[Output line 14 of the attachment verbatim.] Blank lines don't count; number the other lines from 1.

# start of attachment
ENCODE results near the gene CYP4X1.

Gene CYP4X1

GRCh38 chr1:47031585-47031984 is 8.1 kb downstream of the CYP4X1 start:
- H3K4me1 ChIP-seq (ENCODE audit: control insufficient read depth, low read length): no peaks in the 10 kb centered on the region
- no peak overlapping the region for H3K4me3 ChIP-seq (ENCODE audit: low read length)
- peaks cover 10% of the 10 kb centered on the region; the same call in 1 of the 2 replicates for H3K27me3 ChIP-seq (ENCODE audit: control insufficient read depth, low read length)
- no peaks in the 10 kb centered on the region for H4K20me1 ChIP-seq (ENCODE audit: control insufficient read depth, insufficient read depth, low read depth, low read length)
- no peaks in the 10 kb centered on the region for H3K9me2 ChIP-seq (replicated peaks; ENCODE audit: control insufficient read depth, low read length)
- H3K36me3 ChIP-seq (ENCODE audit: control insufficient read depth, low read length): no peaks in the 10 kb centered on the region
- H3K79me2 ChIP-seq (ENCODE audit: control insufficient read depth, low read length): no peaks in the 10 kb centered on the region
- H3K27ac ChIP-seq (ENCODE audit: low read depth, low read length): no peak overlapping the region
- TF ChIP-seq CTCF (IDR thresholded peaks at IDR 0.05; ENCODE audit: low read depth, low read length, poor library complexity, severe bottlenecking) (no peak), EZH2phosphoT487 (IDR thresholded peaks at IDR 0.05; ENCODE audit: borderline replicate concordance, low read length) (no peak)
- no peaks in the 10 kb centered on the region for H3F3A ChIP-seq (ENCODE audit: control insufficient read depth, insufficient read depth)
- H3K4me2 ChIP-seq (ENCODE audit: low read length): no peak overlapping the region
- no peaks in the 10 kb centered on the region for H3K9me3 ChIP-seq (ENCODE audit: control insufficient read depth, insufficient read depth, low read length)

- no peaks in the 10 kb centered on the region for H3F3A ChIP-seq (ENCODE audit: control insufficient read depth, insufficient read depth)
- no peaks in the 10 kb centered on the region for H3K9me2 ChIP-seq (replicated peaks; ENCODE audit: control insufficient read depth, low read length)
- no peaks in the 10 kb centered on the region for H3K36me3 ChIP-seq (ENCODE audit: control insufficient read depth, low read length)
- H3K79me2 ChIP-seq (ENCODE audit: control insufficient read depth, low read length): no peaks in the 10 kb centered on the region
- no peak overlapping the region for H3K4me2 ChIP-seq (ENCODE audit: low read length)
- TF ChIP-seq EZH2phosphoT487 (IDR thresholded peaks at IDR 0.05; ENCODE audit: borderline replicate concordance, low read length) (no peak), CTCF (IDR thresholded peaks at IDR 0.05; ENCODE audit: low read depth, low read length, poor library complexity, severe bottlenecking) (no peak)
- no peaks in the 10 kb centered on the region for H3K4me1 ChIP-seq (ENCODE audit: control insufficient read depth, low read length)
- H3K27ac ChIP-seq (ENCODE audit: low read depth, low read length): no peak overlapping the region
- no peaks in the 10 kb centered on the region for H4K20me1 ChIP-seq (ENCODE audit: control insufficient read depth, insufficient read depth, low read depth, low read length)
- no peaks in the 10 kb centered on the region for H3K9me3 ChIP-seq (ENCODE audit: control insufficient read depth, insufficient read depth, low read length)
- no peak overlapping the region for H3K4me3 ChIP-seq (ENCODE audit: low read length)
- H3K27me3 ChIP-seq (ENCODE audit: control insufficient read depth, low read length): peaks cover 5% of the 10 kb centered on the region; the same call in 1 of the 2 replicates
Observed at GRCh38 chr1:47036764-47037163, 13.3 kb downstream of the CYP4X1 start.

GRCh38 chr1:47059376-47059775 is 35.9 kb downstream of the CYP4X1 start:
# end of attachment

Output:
- H3K4me2 ChIP-seq (ENCODE audit: low read length): no peak overlapping the region